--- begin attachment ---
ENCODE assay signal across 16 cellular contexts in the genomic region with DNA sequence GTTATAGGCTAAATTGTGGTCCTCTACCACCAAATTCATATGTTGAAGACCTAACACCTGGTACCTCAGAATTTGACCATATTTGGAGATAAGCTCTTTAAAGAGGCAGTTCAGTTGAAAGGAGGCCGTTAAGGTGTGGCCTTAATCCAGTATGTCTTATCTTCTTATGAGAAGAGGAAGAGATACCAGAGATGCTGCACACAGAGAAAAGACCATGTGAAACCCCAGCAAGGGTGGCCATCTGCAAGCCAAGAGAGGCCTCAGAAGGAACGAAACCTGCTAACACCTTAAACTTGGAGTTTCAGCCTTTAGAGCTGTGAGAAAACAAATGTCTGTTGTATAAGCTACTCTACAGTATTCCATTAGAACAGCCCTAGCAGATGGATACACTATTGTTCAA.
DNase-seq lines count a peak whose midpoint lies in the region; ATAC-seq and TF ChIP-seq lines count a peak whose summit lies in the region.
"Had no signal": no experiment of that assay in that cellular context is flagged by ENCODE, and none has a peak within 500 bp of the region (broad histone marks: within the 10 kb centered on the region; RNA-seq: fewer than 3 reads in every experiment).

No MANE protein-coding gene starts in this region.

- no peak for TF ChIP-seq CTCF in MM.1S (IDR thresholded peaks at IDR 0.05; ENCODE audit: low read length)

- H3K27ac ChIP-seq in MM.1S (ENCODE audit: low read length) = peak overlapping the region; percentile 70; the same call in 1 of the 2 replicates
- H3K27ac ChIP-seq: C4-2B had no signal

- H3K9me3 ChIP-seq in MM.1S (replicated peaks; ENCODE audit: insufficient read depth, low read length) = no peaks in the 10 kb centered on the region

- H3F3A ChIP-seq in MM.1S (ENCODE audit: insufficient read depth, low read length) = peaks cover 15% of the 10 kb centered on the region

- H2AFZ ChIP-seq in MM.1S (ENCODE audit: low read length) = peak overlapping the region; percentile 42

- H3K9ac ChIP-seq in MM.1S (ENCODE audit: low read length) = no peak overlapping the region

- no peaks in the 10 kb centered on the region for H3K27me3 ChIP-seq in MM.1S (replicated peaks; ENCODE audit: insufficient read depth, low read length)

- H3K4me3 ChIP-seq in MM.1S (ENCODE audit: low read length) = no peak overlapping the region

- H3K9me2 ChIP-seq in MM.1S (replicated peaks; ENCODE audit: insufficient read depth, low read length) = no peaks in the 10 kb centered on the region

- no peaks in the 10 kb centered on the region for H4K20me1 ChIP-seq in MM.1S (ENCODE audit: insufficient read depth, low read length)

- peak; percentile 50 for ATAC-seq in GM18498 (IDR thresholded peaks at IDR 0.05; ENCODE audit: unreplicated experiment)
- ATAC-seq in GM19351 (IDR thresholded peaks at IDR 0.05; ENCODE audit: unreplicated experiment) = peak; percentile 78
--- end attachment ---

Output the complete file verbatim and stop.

ENCODE assay signal across 16 cellular contexts in the genomic region with DNA sequence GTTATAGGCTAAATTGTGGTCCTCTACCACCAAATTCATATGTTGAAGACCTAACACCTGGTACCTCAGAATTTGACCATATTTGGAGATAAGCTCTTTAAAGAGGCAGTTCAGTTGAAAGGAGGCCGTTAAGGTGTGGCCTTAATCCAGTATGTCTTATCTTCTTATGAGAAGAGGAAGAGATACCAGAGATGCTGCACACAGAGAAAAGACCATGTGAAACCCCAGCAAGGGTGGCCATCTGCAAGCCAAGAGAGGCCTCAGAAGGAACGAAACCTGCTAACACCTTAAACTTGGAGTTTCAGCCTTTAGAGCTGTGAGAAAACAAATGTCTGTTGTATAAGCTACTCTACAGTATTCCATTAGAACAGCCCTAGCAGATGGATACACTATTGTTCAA.
DNase-seq lines count a peak whose midpoint lies in the region; ATAC-seq and TF ChIP-seq lines count a peak whose summit lies in the region.
"Had no signal": no experiment of that assay in that cellular context is flagged by ENCODE, and none has a peak within 500 bp of the region (broad histone marks: within the 10 kb centered on the region; RNA-seq: fewer than 3 reads in every experiment).

No MANE protein-coding gene starts in this region.

- no peak for TF ChIP-seq CTCF in MM.1S (IDR thresholded peaks at IDR 0.05; ENCODE audit: low read length)

- H3K27ac ChIP-seq in MM.1S (ENCODE audit: low read length) = peak overlapping the region; percentile 70; the same call in 1 of the 2 replicates
- H3K27ac ChIP-seq: C4-2B had no signal

- H3K9me3 ChIP-seq in MM.1S (replicated peaks; ENCODE audit: insufficient read depth, low read length) = no peaks in the 10 kb centered on the region

- H3F3A ChIP-seq in MM.1S (ENCODE audit: insufficient read depth, low read length) = peaks cover 15% of the 10 kb centered on the region

- H2AFZ ChIP-seq in MM.1S (ENCODE audit: low read length) = peak overlapping the region; percentile 42

- H3K9ac ChIP-seq in MM.1S (ENCODE audit: low read length) = no peak overlapping the region

- no peaks in the 10 kb centered on the region for H3K27me3 ChIP-seq in MM.1S (replicated peaks; ENCODE audit: insufficient read depth, low read length)

- H3K4me3 ChIP-seq in MM.1S (ENCODE audit: low read length) = no peak overlapping the region

- H3K9me2 ChIP-seq in MM.1S (replicated peaks; ENCODE audit: insufficient read depth, low read length) = no peaks in the 10 kb centered on the region

- no peaks in the 10 kb centered on the region for H4K20me1 ChIP-seq in MM.1S (ENCODE audit: insufficient read depth, low read length)

- peak; percentile 50 for ATAC-seq in GM18498 (IDR thresholded peaks at IDR 0.05; ENCODE audit: unreplicated experiment)
- ATAC-seq in GM19351 (IDR thresholded peaks at IDR 0.05; ENCODE audit: unreplicated experiment) = peak; percentile 78